Pachysandra is a genus of five species of evergreen perennials or subshrubs. It belongs to the boxwood family known as Buxaceae. Some people know it as Pakasandra, but the real name is Pachysandra. The species are native to eastern Asia and southeast North America.
They can reach a height between 8 and 18 inches, with only weakly woody stems. The plant has alternate, leathery leaves with a coarsely toothed margin. The leaves grow up to 4 inches long.
Pachysandra plant can grow in deep shady area, making it quite popular as ground cover for shade gardens. There are a couple of different Pachysandra varieties. One of the most popular is P. terminalis, which is known as Japanese spurge.
Pachysandra species and varieties
Speaking of Pachysandra species, let’s talk about the most important varieties.
- Pachysandra axllaris originates from China
- Pachysandra terminalis, or Japanese spurge, is the Japanese Pachysandra. This herbaceous perennial shrub with glossy and dark green leaves is a more rigid and upright version
- Pachysandra procumbens, is the Allegheny spurge. It is less stiff than the Japanese version and contains fragrant white flower clusters. They grow on a fleshy stalk emerging low on the stem
- Pachysandra coriacea, sometimes referred to as Sarcococca coriacea, originates from India, Nepal, and Myanmar
- Green carpet, also Pachysandra terminalis, is a shorter, and more compact version of the Japanese spurge
- Silver edge, Pachysandra terminalis, is another version of the Japanese Pachysandra that has variegated green foliage lined with white edges. It is a slow-growing and shorter species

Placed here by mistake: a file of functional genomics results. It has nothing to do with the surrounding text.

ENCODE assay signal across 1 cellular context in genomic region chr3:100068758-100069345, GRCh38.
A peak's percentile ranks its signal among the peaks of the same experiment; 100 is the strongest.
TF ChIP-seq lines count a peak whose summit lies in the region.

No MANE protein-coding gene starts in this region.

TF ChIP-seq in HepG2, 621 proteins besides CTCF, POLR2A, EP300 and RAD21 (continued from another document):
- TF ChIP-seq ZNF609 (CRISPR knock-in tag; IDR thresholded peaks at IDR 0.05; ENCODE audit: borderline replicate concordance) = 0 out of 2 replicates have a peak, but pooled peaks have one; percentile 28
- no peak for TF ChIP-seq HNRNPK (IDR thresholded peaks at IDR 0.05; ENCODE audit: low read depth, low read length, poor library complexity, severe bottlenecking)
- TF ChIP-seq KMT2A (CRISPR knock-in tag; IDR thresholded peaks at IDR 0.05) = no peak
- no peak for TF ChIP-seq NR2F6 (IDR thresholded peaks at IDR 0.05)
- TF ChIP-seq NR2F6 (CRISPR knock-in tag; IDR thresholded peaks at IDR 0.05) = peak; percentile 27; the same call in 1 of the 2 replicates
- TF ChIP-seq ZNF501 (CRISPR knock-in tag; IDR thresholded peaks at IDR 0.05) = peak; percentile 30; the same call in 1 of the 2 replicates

Get to know the plant
Pachysandra terminalis, the most common version, is the Japanese spurge. We said the plant belongs to the boxwood family. It is an evergreen perennial. The species are herbaceous in the sense that they lack woody stems. Yet, their foliage does not die back in winter. It merely gets a yellow color.
Now let’s talk about some Pachysandra traits. Japanese Pachysandra has an American relative, as we said before, known as Allegheny spurge. The original plant is 12 inches wide and 6 inches tall, producing white flowers in spring. But it is grown primarily for the dark-green and leathery leaves.
Sun and Soil needs
This foliage plant grows best in full shade and acidic soil enriched with composed. According to the USDA plant hardiness zone clarification, the plant grows best in zones 4 to 8.
Pachysandra needs adequate water to get established. The plant itself is tolerant of many challenges. Because of its relatively high tolerance, the plant can solve four common landscaping problems:
- Clay heavy soil
Because it is drought-tolerant, you do not have to worry much about watering established plants. Yet, it requires a bit of water until it is established. Because Pachysandra plant tolerates full shade and clayey soil, it gives you a ground-cover choice for areas where many plants would normally fail.
Care and uses in landscaping
There are things you need to know about this plant. For starters, patches of brown may appear in winter and cold climates. Similarly, if exposed to too much sunlight, the leaves may burn.
Speaking of other problems, the plant is susceptible to leaf blight, resulting from a fungal invasion. Because fungus loves moisture, make sure to not water the plants overhead.
Another maintenance requirement is to fallen leaves that may blank them in autumn. Good air circulation deters fungus, so thing out the Japanese Pachysandra. Trap moisture in the planting bed.